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dc.contributor.authorTrzebiński, Wojciech
dc.contributor.authorMarciniak, Beata
dc.identifier.citationTrzebiński W., Marciniak B., Recommender system information trustworthiness: The role of perceived ability to learn, self-extension, and intelligence cues, "Computers in Human Behavior Reports", 2022, vol. 6, nr 100193, s. 1-13en
dc.description.abstractMaking consumers trust in product descriptions provided by recommender systems is important for marketers, managers, and IT developers dealing with AI-based recommenders. The previous related research has focused on the relationship between the personalization of a recommender system’s offering and consumer trust in the system. This paper aims to extend this literature by investigating how the perceived recommender system ability to learn influences the perceived trustworthiness of the recommended product descriptions. Additionally, it is studied what role the consumer self-extension into system recommendations and intelligence cues play in this relationship. Two studies (Study 1 and Study 2) were conducted among young adults participating in an online research panel. Both studies used smartphones as a product category. All study participants were exposed to the same set of product descriptions ostensibly provided by recommender systems. Study 1 surveyed actual Facebook users (N = 204) and assumed Facebook as a recommender system. Perceived ability to learn, self-extension, and perceived trustworthiness were rated by the participants, and the measurements were analyzed with a mediation model. Perceived ability to learn had a positive effect on perceived description trustworthiness, and selfextension mediated this relationship. Study 2 (N = 515) was an experiment. The participants were exposed to a fictitious recommender system. Ability-to-learn cues (like asking about preferences; present vs. absent) and anthropomorphic cues (like first-person and conversation-like communication; present vs. absent) were manipulated between-subject. Perceived ability to learn, perceived anthropomorphism, and trustworthiness were rated by the participants, and the measurements were analyzed with ANOVA and moderated mediation models. Ability-to-learn cues × anthropomorphism cues interaction effect occurred on perceived ability to learn and trustworthiness. The positive effect of ability-to-learn cues on perceived ability to learn (perceived trustworthiness) was more positive (occurred only) in the presence of anthropomorphic cues. The paper extends the existing knowledge on consumer response to recommender systems by linking perceived system ability to learn and perceived recommended product description trustworthiness (with the evaluated offerings unchanged). Moreover, the paper provides novel insights into the role of self-extension and system intelligence cues in building consumer trust in recommender systems. The results may guide marketers, managers, IT developers, and policymakers dealing with AI-based systems through the possible consequences of developing AI technology in recommender systems.en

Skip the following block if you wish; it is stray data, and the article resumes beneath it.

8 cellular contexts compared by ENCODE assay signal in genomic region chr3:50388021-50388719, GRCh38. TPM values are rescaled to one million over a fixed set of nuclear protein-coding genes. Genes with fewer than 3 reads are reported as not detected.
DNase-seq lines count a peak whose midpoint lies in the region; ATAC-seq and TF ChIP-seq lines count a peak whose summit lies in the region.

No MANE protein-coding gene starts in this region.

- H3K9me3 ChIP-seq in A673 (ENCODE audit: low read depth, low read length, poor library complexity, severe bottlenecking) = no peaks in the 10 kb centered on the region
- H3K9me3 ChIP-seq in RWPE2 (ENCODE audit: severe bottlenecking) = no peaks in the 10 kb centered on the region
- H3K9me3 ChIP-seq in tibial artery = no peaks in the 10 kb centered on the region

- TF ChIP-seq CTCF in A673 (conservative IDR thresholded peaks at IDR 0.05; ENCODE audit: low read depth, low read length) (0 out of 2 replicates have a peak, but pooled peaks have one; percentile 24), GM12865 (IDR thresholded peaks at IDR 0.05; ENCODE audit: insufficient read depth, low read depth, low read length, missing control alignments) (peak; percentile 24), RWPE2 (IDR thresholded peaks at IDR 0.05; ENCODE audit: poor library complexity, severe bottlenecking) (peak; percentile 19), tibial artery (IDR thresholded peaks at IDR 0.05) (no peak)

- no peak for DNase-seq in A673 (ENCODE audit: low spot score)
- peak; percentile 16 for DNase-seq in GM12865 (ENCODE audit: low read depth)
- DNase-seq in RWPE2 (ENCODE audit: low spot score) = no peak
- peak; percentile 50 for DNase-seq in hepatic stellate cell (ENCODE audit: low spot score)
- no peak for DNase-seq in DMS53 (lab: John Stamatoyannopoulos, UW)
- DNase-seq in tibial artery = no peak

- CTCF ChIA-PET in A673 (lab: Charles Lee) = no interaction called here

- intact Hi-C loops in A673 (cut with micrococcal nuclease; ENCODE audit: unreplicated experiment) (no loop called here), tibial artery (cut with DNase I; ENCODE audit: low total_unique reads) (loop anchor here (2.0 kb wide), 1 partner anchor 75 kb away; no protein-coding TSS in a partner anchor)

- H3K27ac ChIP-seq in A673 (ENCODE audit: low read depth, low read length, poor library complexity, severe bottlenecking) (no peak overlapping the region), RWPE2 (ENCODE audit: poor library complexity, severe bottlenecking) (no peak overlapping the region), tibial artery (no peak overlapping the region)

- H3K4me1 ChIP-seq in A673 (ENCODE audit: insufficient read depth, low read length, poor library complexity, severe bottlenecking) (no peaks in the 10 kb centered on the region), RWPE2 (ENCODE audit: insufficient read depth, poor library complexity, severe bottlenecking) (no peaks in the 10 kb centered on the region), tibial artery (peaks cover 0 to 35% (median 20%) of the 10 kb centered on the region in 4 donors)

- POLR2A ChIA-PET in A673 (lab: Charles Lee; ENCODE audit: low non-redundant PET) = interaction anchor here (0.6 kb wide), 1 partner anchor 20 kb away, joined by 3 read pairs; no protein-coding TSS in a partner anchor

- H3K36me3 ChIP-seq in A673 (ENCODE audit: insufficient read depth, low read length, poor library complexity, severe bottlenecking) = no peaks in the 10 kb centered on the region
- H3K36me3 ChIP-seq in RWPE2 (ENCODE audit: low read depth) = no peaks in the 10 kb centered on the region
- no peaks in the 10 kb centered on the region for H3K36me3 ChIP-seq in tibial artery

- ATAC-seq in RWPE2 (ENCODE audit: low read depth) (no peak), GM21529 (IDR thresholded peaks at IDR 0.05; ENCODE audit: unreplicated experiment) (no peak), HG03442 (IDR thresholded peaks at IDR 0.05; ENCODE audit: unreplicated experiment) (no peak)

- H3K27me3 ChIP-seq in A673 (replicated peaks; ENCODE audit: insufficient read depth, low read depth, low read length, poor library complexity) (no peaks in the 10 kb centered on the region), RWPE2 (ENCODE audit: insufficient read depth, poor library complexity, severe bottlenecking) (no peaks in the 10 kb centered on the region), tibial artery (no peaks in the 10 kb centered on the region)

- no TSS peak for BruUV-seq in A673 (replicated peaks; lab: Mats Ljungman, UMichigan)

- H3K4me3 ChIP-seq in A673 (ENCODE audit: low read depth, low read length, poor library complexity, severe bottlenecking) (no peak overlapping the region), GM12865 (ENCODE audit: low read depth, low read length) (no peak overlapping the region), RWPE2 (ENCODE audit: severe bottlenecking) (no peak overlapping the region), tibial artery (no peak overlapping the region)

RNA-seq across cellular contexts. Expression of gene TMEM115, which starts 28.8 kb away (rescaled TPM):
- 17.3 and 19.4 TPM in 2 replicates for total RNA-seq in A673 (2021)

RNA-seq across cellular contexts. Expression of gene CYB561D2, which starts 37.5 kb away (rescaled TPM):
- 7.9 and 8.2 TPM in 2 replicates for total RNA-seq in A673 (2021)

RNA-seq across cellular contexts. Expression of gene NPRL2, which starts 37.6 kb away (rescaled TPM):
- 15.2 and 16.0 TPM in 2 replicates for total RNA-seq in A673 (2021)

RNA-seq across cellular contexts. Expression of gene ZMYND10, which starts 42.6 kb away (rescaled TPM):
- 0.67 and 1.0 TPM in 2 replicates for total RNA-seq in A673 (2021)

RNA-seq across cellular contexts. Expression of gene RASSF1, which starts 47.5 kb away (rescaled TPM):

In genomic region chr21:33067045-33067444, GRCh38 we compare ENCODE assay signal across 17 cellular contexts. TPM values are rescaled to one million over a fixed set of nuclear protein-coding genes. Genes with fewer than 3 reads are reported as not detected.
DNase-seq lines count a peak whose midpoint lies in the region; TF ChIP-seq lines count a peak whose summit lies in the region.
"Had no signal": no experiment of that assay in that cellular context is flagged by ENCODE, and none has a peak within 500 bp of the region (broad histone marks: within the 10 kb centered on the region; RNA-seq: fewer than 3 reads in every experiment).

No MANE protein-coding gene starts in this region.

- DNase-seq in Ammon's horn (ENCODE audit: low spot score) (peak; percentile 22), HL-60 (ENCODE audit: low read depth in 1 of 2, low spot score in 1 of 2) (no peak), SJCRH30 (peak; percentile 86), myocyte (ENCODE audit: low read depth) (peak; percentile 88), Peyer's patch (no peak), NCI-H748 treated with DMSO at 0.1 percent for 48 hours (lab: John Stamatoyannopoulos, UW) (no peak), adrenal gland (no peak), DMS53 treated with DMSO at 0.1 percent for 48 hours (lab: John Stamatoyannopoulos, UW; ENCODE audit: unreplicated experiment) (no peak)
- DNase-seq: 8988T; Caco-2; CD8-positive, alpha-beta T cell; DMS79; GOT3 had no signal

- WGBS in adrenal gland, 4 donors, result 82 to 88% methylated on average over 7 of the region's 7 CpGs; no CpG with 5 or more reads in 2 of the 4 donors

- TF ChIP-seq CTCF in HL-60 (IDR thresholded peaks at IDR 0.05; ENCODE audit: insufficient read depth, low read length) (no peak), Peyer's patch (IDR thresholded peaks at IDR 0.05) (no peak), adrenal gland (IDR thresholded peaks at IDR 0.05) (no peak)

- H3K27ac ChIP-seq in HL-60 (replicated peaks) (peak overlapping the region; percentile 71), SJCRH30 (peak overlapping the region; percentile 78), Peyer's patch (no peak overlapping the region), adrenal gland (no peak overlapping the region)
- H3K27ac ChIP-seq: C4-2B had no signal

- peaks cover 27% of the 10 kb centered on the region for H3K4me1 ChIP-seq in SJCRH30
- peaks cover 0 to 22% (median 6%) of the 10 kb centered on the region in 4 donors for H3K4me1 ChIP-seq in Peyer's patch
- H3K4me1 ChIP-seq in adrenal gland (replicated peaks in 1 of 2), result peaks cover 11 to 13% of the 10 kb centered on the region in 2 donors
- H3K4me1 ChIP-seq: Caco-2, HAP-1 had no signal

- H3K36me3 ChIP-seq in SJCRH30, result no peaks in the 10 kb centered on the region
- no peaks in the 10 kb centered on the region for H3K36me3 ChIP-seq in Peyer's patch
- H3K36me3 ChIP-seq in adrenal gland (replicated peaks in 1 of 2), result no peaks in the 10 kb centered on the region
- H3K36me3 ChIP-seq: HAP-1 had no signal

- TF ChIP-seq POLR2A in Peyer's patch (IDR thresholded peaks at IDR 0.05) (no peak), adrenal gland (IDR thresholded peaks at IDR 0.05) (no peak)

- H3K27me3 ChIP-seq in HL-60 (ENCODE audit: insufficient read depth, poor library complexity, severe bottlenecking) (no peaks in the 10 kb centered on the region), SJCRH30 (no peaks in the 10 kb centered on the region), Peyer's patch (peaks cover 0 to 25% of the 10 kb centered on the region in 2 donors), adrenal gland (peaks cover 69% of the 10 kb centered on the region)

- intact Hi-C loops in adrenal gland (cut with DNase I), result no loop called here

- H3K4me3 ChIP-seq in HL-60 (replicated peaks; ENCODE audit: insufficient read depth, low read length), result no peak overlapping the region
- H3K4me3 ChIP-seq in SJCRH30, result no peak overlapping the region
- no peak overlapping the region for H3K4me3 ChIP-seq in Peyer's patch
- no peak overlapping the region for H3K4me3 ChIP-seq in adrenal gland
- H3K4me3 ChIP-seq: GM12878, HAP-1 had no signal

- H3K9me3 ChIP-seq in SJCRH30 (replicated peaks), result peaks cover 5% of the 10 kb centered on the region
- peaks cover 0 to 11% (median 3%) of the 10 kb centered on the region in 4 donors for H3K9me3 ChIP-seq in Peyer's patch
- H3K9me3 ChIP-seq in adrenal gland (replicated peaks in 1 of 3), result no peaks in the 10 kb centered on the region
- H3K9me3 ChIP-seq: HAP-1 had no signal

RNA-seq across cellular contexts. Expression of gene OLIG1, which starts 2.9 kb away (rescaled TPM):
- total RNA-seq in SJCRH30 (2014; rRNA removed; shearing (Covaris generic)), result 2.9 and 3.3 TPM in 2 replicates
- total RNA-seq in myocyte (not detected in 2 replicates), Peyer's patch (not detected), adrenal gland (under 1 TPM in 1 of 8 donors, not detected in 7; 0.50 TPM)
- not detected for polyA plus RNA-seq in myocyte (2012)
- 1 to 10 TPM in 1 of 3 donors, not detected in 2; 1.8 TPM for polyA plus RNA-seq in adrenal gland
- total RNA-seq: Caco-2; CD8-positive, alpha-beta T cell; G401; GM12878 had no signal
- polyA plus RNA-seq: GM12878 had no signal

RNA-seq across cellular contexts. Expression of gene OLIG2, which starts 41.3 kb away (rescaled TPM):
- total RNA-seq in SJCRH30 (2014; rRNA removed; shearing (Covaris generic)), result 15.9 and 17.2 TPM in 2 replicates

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dc.subjectRecommender systemsen
dc.subjectAI-based systemsen
dc.subjectArtificial intelligenceen
dc.subjectAbility to learnen
dc.subjectConsumer responseen
dc.subjectInformation trustworthinessen
dc.titleRecommender system information trustworthiness: The role of perceived ability to learn, self-extension, and intelligence cuesen
dc.contributor.organizationSGH Warsaw School of Economicsen
dc.title.journalComputers in Human Behavior Reportsen

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